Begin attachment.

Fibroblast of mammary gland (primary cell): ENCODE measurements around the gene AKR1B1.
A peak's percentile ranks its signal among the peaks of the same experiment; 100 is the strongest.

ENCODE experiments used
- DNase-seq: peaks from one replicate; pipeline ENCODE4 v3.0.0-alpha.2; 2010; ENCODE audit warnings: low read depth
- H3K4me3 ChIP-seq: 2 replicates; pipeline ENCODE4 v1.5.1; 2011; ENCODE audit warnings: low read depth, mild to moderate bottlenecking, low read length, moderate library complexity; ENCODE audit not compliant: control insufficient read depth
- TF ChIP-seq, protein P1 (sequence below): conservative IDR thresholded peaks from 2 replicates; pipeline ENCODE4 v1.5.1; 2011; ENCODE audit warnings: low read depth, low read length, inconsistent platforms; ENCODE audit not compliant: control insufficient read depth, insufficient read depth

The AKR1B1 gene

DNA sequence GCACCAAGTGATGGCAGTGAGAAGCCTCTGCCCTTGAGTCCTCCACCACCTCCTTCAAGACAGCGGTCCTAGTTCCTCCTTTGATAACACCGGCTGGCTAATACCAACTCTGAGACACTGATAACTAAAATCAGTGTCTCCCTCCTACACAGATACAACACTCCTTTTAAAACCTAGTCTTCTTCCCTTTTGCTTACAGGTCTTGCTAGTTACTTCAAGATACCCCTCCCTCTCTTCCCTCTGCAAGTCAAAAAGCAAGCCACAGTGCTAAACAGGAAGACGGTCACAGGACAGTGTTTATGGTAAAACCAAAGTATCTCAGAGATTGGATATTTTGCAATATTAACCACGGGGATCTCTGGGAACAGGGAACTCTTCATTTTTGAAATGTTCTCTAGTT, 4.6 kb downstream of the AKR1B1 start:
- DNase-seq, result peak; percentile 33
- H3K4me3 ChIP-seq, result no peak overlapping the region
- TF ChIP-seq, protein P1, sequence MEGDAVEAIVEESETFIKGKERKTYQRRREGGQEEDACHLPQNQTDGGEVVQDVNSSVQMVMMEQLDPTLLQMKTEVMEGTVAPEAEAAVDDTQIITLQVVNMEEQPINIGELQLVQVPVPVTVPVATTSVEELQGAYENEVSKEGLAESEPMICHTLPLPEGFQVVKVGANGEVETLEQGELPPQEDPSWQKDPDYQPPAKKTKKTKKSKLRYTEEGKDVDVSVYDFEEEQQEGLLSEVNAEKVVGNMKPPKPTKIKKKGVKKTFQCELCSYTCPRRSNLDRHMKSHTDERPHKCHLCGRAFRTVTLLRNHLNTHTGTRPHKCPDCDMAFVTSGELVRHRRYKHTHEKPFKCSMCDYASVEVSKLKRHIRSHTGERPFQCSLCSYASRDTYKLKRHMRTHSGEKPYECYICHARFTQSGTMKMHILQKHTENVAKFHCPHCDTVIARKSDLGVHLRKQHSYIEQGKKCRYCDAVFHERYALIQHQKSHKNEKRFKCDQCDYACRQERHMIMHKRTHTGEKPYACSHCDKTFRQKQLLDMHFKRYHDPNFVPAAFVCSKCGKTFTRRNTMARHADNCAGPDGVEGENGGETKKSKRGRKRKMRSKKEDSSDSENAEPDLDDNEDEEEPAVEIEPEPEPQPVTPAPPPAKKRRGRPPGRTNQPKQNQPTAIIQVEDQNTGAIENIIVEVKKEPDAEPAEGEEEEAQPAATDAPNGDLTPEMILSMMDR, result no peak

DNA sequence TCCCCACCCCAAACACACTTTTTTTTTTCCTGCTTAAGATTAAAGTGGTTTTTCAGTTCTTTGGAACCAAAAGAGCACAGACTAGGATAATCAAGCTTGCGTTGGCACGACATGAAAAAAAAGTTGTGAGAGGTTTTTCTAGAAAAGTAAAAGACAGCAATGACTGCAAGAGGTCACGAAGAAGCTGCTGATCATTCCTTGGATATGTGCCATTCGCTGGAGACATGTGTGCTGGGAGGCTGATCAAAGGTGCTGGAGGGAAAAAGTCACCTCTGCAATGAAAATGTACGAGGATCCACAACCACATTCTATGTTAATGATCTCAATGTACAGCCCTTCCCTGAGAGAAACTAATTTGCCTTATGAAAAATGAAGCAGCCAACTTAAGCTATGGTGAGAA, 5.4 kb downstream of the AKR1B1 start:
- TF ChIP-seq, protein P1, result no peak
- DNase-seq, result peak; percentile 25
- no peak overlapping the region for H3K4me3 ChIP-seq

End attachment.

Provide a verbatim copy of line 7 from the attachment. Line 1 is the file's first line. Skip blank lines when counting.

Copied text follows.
The AKR1B1 gene